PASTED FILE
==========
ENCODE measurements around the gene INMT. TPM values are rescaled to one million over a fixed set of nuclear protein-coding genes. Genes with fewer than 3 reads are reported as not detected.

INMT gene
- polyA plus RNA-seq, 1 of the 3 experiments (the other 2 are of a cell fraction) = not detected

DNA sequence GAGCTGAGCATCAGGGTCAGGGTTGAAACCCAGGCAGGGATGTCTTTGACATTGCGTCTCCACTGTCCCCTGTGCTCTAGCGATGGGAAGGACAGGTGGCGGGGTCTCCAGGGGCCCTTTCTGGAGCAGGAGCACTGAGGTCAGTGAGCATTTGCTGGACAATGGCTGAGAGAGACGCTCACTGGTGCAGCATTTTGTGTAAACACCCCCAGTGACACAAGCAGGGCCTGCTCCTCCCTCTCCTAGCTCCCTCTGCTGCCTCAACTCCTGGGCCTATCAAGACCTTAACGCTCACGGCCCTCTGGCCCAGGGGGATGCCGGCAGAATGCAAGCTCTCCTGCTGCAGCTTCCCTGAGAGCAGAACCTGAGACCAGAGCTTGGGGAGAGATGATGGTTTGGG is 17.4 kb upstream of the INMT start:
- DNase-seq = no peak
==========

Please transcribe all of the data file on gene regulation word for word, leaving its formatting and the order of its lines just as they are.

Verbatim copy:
ENCODE measurements around the gene INMT. TPM values are rescaled to one million over a fixed set of nuclear protein-coding genes. Genes with fewer than 3 reads are reported as not detected.

INMT gene
- polyA plus RNA-seq, 1 of the 3 experiments (the other 2 are of a cell fraction) = not detected

DNA sequence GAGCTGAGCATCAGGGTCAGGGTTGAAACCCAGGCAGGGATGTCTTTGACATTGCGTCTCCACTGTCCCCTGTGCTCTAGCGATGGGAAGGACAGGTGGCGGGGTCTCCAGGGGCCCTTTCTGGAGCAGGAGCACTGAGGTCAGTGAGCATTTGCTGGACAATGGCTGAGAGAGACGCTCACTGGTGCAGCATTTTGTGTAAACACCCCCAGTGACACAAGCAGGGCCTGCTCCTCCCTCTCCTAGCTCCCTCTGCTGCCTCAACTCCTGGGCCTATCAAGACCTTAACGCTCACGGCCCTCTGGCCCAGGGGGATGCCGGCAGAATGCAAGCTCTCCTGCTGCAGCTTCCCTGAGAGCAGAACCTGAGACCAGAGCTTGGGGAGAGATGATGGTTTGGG is 17.4 kb upstream of the INMT start:
- DNase-seq = no peak